By Kate Conger
By Brian Rinker
By Rachel Swan
By Anna Pulley
By Erin Sherbert
By Chris Roberts
By Erin Sherbert
By Rachel Swan
The house that Gavin built: A very interesting article about the mayor ["The Money Went Fore What?," Oct. 26]. I would not disagree with some of [Matt Smith's] points. However, I think "Care Not Cash" has been an outstanding success at reducing General Assistance payments and putting the money into housing and services instead of handing people no-strings-attached cash, which they typically use for booze and drugs.
Tribecca Properties LLC
No laughing matter: Even as a joke, it [was] sad to note in your article [OK Then, SF Weekly Music Awards Program Guide, Oct. 19] the following words:
"We're paying them in uncut diamonds from our slave-run mine in Sierra Leone. What, we never told you about that?"
Sierra Leone is a beautiful country; unfortunately they suffered untold war. Children, women, men, entire families maimed, killed, and abused. It does break my heart to read said words.
[As a] much-interested individual in helping rebuild that community, I hope that there will be other individuals who think of them as humans and not slaves in their own country. How overwhelming that people forget the misery of others. Of course, the white world is better and the black world will, no matter how much we try, always [be] considered in the minds of many slaves or some other words that the white world is entitled to call us.
Yes, I read your article, but I will not be invited to the biggest party of the world, since my residence is far, far away. Enjoy your party. One of these days Sierra Leone will also enjoy peace and security.
Mulualem T. Sharew
President, Mother and Child African Relief Organization
New York, N.Y.
Low blow: I just moved to the fair city of San Francisco, and have begun the process of adopting SF Weekly as my go-to altpaper. Oh, how the love affair came to a crashing halt this week, when I saw that Bill Gallo's review of the Charlize Theron vehicle North Country came with the chilling title "Mine Kampf" [Film, www.sfweekly.com, Oct. 19]. Is the level of creativity so low at this paper that you need to resort to Nazi references for a punny headline? Attaching the name of Hitler's book to a film about women's rights not only demeans the film -- it insults the large number of people for whom the Holocaust was all too real, rather than a risqué hipster witticism.
A taxing proposition: Jaime Cordera makes two valid and important points ["S.F. as Welfare Queen," Letters, Oct. 19]: The sales tax is inequitable, and it skews cities' planning policies in the direction of retail development at the expense of housing. Unfortunately, the rest of his letter is a compendium of misinformation and reactionary nonsense. A few examples:
Claim: "Circa 1972, California voters passed Proposition 13, limiting property taxes." Fact: Prop. 13 was passed in 1978.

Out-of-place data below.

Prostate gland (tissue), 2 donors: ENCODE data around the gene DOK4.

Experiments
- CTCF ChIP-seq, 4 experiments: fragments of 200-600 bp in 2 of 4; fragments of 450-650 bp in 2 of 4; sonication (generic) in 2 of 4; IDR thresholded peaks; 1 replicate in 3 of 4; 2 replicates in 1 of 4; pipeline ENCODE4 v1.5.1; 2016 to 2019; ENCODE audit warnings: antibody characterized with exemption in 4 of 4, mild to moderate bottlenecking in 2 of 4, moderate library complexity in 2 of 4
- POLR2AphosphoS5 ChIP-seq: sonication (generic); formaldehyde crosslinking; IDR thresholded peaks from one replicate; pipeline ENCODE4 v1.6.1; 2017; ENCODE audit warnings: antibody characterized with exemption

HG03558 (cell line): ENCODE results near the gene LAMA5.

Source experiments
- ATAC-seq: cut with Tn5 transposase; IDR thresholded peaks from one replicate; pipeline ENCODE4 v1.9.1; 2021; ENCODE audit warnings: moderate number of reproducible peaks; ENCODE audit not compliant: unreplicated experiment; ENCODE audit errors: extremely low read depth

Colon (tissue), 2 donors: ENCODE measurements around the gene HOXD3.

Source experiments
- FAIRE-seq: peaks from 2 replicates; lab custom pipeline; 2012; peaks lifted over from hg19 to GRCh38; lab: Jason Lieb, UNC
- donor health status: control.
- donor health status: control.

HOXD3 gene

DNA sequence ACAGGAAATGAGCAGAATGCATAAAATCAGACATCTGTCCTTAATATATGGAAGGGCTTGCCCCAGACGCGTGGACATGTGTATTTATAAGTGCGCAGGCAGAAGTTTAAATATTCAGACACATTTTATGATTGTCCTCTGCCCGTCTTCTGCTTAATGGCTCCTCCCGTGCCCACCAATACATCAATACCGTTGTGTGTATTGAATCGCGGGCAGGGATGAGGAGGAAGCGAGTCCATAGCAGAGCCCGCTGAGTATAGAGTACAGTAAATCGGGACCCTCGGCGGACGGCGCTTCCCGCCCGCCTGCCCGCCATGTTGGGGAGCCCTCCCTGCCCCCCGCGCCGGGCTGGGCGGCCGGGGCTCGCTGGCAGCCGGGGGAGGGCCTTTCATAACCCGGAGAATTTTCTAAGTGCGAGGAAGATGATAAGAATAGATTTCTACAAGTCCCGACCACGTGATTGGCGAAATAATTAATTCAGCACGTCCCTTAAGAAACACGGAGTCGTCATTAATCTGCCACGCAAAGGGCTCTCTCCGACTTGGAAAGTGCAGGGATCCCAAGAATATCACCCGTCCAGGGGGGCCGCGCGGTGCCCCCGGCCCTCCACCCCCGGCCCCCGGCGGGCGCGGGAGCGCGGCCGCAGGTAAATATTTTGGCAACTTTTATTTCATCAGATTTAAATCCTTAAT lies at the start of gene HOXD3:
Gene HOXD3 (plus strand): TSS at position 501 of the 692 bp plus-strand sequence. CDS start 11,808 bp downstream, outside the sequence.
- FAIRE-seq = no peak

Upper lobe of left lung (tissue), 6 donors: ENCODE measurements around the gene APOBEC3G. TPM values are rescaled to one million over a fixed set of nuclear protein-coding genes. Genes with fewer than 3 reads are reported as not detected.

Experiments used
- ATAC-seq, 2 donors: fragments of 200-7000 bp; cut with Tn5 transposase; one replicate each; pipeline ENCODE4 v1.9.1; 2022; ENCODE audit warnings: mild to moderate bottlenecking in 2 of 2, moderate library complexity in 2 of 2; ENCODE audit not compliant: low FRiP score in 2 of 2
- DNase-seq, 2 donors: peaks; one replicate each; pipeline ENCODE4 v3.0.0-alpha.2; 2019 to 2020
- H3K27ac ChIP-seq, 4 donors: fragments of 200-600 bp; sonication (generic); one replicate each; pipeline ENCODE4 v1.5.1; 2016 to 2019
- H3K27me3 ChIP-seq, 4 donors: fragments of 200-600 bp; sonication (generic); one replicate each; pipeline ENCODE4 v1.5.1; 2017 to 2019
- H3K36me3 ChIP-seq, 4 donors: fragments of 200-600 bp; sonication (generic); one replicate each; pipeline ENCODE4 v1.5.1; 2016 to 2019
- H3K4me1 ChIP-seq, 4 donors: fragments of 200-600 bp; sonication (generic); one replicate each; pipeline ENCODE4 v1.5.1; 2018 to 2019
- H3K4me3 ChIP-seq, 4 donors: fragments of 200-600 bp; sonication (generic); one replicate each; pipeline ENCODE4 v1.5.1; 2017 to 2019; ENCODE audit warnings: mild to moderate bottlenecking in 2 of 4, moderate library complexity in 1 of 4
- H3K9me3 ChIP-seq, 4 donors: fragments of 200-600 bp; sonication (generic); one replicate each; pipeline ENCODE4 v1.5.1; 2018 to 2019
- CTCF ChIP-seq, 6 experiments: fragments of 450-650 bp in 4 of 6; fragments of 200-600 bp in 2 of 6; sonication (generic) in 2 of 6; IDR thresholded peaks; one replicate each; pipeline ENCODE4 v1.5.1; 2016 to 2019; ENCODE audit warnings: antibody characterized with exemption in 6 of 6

Claim: "Prop. 13 required an overhaul of the tax code, which was largely written by San Francisco state Sen. Phillip Burton." Fact: Prop. 13 was the product of right-wing zealots Howard Jarvis and Paul Gann, not San Francisco liberals. Phil Burton was never a state senator. He was a member of the United States Congress from 1964 until his death in 1983. (John Burton was also a member of Congress from 1974 until 1983.)
Claim: "[S]ales tax dollars were to be distributed where the money was spent, not where it was earned, nor where the person who spent the money lives ...." Fact: Well, duh! The tax collectors have no way of knowing who the purchaser is, much less where he/she lives or works; they only know where the purchase was made.
Claim: "[A] person ... lives in San Jose, and works in San Jose, but unfortunately spends a night on the town in San Francisco. ... San Francisco gets to keep all of the money." Fact: San Francisco may get to keep the taxes on that person's purchases in San Francisco that particular night, but unless the person repeats this pattern on a daily basis, the vast majority of his/her purchases are likely to be in San Jose.
Claim: San Francisco "has torn down more freeways than it has built in the last 10 years. ... This has ... everything to do with simple incompetence on the part of ... city government. Remember, the Sierra Club says cars are bad." Fact: It's not incompetence; it's a deliberate policy choice that has little to do with the Sierra Club. We San Franciscans do not wish to have our community sliced and diced by freeways, which would only bring more cars and congestion to our surface streets. If Mr. Cordera is unhappy with that, I suggest he join his neighbors on Caltrain -- or stay in Los Altos.
The photo on Page 17 of last week's cover story, "Here Comes the Fog," should have been credited to AP Wide World Photos.
In last week's Hear This item, songwriter Jens Lekman's name was misspelled.
SF Weekly regrets the errors.